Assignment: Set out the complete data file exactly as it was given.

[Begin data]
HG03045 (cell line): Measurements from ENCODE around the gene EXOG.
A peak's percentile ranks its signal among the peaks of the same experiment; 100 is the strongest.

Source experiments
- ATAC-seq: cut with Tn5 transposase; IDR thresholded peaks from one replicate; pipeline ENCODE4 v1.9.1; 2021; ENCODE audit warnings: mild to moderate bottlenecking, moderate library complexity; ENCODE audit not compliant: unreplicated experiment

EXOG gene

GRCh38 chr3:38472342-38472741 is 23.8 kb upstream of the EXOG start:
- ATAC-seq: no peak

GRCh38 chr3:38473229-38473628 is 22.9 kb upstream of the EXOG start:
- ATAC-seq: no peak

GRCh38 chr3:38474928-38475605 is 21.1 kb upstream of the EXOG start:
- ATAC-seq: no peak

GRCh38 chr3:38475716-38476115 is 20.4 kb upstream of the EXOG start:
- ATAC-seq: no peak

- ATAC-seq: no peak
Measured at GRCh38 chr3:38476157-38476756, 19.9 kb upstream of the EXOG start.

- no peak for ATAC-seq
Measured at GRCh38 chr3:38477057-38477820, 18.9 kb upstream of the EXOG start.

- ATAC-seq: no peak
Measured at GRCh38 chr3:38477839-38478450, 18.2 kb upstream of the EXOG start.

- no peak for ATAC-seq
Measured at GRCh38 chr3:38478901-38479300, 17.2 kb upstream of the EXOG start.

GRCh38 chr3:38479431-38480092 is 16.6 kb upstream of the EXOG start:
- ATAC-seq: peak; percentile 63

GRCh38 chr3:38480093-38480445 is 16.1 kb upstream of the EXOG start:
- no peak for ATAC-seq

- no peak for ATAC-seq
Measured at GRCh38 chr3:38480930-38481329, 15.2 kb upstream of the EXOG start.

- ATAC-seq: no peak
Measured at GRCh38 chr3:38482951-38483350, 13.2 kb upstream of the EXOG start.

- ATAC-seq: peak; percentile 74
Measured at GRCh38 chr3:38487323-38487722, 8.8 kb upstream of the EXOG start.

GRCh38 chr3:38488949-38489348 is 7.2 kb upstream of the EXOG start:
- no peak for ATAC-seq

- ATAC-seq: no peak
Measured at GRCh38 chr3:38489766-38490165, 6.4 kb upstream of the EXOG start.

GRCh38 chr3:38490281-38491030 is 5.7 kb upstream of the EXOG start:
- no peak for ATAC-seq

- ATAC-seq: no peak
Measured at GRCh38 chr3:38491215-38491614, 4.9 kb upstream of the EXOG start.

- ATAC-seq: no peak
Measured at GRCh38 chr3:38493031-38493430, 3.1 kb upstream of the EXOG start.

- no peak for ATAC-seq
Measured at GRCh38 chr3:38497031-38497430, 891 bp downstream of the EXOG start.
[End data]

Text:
HG03045 (cell line): Measurements from ENCODE around the gene EXOG.
A peak's percentile ranks its signal among the peaks of the same experiment; 100 is the strongest.

Source experiments
- ATAC-seq: cut with Tn5 transposase; IDR thresholded peaks from one replicate; pipeline ENCODE4 v1.9.1; 2021; ENCODE audit warnings: mild to moderate bottlenecking, moderate library complexity; ENCODE audit not compliant: unreplicated experiment

EXOG gene

GRCh38 chr3:38472342-38472741 is 23.8 kb upstream of the EXOG start:
- ATAC-seq: no peak

GRCh38 chr3:38473229-38473628 is 22.9 kb upstream of the EXOG start:
- ATAC-seq: no peak

GRCh38 chr3:38474928-38475605 is 21.1 kb upstream of the EXOG start:
- ATAC-seq: no peak

GRCh38 chr3:38475716-38476115 is 20.4 kb upstream of the EXOG start:
- ATAC-seq: no peak

- ATAC-seq: no peak
Measured at GRCh38 chr3:38476157-38476756, 19.9 kb upstream of the EXOG start.

- no peak for ATAC-seq
Measured at GRCh38 chr3:38477057-38477820, 18.9 kb upstream of the EXOG start.

- ATAC-seq: no peak
Measured at GRCh38 chr3:38477839-38478450, 18.2 kb upstream of the EXOG start.

- no peak for ATAC-seq
Measured at GRCh38 chr3:38478901-38479300, 17.2 kb upstream of the EXOG start.

GRCh38 chr3:38479431-38480092 is 16.6 kb upstream of the EXOG start:
- ATAC-seq: peak; percentile 63

GRCh38 chr3:38480093-38480445 is 16.1 kb upstream of the EXOG start:
- no peak for ATAC-seq

- no peak for ATAC-seq
Measured at GRCh38 chr3:38480930-38481329, 15.2 kb upstream of the EXOG start.

- ATAC-seq: no peak
Measured at GRCh38 chr3:38482951-38483350, 13.2 kb upstream of the EXOG start.

- ATAC-seq: peak; percentile 74
Measured at GRCh38 chr3:38487323-38487722, 8.8 kb upstream of the EXOG start.

GRCh38 chr3:38488949-38489348 is 7.2 kb upstream of the EXOG start:
- no peak for ATAC-seq

- ATAC-seq: no peak
Measured at GRCh38 chr3:38489766-38490165, 6.4 kb upstream of the EXOG start.

GRCh38 chr3:38490281-38491030 is 5.7 kb upstream of the EXOG start:
- no peak for ATAC-seq

- ATAC-seq: no peak
Measured at GRCh38 chr3:38491215-38491614, 4.9 kb upstream of the EXOG start.

- ATAC-seq: no peak
Measured at GRCh38 chr3:38493031-38493430, 3.1 kb upstream of the EXOG start.

- no peak for ATAC-seq
Measured at GRCh38 chr3:38497031-38497430, 891 bp downstream of the EXOG start.